Natural disasters:
Severe weather and flooding

Key advice for retailers

It’s important for all businesses to be prepared, we have advice to support
business continuity planning and what to do if you are impacted by a natural disaster.

We have also summarised a list of frequently asked questions to help you manage
questions around employees’ pay, leave, and wellbeing.

Frequently asked questions

You can find up to date information on state of emergencies, road closures, public health advice and water/wastewater advice through the Civil Defence website.

The most important thing is to keep in touch with your employees, firstly to make sure that they and their families are okay, and secondly to ascertain what is happening for them. 

It is important to remember that NZ employment law does not specifically provide for what is to happen after a natural disaster occurs.  

When assessing an employee’s current situation, you will need to consider a number of factors: 

  • what the employee’s employment agreement specifies (does it contain a ‘force majeure’ clause?) 
  • what your businesses own policies and procedures say. 
  • the reasons why the employee is not working. 
  • the current state of your business and workplace.  

In such a unique situation as this, wherever possible we recommend that as a first step, employers try to seek agreement with their employees, and try to remain open to flexible solutions.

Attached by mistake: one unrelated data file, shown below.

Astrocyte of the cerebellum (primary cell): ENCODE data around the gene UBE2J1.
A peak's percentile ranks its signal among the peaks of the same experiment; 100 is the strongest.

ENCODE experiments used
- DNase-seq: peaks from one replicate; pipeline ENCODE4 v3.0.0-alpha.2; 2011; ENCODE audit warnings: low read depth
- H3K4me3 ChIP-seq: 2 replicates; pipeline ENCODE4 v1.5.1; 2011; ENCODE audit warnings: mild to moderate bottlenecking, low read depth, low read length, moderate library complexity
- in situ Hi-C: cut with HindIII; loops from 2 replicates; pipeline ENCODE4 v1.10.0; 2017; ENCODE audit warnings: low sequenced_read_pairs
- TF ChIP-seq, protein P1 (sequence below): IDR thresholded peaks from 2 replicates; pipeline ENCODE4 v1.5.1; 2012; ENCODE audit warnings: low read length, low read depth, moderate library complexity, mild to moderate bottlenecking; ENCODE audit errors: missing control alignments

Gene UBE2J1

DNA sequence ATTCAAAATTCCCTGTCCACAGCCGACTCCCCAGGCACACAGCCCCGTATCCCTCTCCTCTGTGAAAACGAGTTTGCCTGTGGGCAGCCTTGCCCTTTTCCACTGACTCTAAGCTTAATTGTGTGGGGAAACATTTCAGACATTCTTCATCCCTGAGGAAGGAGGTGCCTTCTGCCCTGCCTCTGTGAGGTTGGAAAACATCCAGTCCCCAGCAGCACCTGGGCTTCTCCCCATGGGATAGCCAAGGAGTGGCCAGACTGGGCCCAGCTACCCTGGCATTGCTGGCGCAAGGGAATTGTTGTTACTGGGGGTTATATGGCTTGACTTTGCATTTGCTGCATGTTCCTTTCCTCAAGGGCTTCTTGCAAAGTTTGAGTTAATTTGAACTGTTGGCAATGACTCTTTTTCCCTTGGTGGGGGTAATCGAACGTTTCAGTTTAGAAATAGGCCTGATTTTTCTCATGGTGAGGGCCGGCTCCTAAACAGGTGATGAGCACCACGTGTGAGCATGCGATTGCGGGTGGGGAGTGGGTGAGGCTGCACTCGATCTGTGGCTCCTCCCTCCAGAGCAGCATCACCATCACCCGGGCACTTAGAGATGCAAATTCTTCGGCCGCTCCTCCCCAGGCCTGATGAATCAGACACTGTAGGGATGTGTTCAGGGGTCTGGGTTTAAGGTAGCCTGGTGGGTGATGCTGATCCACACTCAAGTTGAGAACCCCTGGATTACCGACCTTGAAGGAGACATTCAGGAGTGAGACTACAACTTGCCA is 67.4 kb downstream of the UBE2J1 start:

When it comes to payment for time away from work in a situation when an employee is ready and willing to work but can’t get there, or the employer can’t open their business, then typically the day should be considered a paid day if the employer has advised the employee not to come to work.  

Experiencing an emergency can be overwhelming. It’s normal for you and your employees to feel upset and physically drained during and after the event. You can see our advice on looking after yourself and others during times of stress here

Assessing the property for damage

Get in touch with your landlord firstly to check that everyone is safe, and to assess any damage.

Landlords are responsible for maintaining the property in a reasonable condition. This includes paying for any damages to the property caused by a natural disaster. Tenants are not responsible for any damage to the property, or clean up following a natural disaster.

If the property is flooded, the landlord is responsible for drying the property if it has water damage, and paying the tenants for any electricity charges incurred.

Landlords should also follow National Emergency Management Agency and civil defence guidelines to ensure they are meeting obligations around building assessments, health and safety of the rental property, supply of water and repairs.

Tenancy Services has more advice for landlords here.

We’re here to help

If you would like to discuss your individual circumstances, contact our Advice Service on
0800 472 472 (1800 128 086 from Australia) or fill out the form below and we will get back to you.


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